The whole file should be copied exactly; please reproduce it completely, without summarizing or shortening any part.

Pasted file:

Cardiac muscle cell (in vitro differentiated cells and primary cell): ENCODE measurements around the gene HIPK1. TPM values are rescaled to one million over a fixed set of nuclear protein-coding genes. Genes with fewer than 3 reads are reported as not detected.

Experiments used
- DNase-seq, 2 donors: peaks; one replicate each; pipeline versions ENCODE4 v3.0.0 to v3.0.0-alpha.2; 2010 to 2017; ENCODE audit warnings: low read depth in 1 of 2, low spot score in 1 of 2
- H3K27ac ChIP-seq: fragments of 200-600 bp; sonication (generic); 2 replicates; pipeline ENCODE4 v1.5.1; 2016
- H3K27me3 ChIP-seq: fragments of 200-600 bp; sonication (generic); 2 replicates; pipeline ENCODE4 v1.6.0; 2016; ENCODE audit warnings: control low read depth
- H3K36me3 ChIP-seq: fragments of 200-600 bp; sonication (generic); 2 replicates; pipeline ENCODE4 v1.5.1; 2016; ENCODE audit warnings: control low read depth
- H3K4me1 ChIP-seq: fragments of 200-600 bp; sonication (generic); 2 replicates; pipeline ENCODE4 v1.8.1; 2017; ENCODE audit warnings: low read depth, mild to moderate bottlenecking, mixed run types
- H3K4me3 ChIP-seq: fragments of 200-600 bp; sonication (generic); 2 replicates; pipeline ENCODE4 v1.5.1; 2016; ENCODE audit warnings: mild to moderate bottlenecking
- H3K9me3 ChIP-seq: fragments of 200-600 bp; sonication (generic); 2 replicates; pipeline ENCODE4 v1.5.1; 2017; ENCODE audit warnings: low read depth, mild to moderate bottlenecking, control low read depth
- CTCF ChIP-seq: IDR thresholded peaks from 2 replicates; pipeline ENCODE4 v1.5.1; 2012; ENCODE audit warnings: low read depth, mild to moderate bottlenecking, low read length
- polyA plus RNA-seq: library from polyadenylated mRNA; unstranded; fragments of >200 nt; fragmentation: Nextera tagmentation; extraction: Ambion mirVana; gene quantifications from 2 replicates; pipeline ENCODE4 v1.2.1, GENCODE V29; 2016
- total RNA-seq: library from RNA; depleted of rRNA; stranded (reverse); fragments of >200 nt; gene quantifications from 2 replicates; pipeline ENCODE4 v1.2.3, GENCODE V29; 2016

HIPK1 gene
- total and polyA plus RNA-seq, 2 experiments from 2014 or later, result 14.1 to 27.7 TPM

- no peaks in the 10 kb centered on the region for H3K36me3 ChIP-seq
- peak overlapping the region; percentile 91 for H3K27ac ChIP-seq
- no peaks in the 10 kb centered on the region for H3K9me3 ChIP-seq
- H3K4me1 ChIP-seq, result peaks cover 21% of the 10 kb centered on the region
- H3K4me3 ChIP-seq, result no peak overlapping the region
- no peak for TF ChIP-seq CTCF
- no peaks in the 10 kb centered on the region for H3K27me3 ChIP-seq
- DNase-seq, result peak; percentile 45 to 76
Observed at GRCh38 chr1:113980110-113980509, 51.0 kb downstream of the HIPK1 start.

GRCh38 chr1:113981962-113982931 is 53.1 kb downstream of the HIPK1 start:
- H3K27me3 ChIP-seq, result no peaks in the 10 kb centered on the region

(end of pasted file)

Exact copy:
Cardiac muscle cell (in vitro differentiated cells and primary cell): ENCODE measurements around the gene HIPK1. TPM values are rescaled to one million over a fixed set of nuclear protein-coding genes. Genes with fewer than 3 reads are reported as not detected.

Experiments used
- DNase-seq, 2 donors: peaks; one replicate each; pipeline versions ENCODE4 v3.0.0 to v3.0.0-alpha.2; 2010 to 2017; ENCODE audit warnings: low read depth in 1 of 2, low spot score in 1 of 2
- H3K27ac ChIP-seq: fragments of 200-600 bp; sonication (generic); 2 replicates; pipeline ENCODE4 v1.5.1; 2016
- H3K27me3 ChIP-seq: fragments of 200-600 bp; sonication (generic); 2 replicates; pipeline ENCODE4 v1.6.0; 2016; ENCODE audit warnings: control low read depth
- H3K36me3 ChIP-seq: fragments of 200-600 bp; sonication (generic); 2 replicates; pipeline ENCODE4 v1.5.1; 2016; ENCODE audit warnings: control low read depth
- H3K4me1 ChIP-seq: fragments of 200-600 bp; sonication (generic); 2 replicates; pipeline ENCODE4 v1.8.1; 2017; ENCODE audit warnings: low read depth, mild to moderate bottlenecking, mixed run types
- H3K4me3 ChIP-seq: fragments of 200-600 bp; sonication (generic); 2 replicates; pipeline ENCODE4 v1.5.1; 2016; ENCODE audit warnings: mild to moderate bottlenecking
- H3K9me3 ChIP-seq: fragments of 200-600 bp; sonication (generic); 2 replicates; pipeline ENCODE4 v1.5.1; 2017; ENCODE audit warnings: low read depth, mild to moderate bottlenecking, control low read depth
- CTCF ChIP-seq: IDR thresholded peaks from 2 replicates; pipeline ENCODE4 v1.5.1; 2012; ENCODE audit warnings: low read depth, mild to moderate bottlenecking, low read length
- polyA plus RNA-seq: library from polyadenylated mRNA; unstranded; fragments of >200 nt; fragmentation: Nextera tagmentation; extraction: Ambion mirVana; gene quantifications from 2 replicates; pipeline ENCODE4 v1.2.1, GENCODE V29; 2016
- total RNA-seq: library from RNA; depleted of rRNA; stranded (reverse); fragments of >200 nt; gene quantifications from 2 replicates; pipeline ENCODE4 v1.2.3, GENCODE V29; 2016

HIPK1 gene
- total and polyA plus RNA-seq, 2 experiments from 2014 or later, result 14.1 to 27.7 TPM

- no peaks in the 10 kb centered on the region for H3K36me3 ChIP-seq
- peak overlapping the region; percentile 91 for H3K27ac ChIP-seq
- no peaks in the 10 kb centered on the region for H3K9me3 ChIP-seq
- H3K4me1 ChIP-seq, result peaks cover 21% of the 10 kb centered on the region
- H3K4me3 ChIP-seq, result no peak overlapping the region
- no peak for TF ChIP-seq CTCF
- no peaks in the 10 kb centered on the region for H3K27me3 ChIP-seq
- DNase-seq, result peak; percentile 45 to 76
Observed at GRCh38 chr1:113980110-113980509, 51.0 kb downstream of the HIPK1 start.

GRCh38 chr1:113981962-113982931 is 53.1 kb downstream of the HIPK1 start:
- H3K27me3 ChIP-seq, result no peaks in the 10 kb centered on the region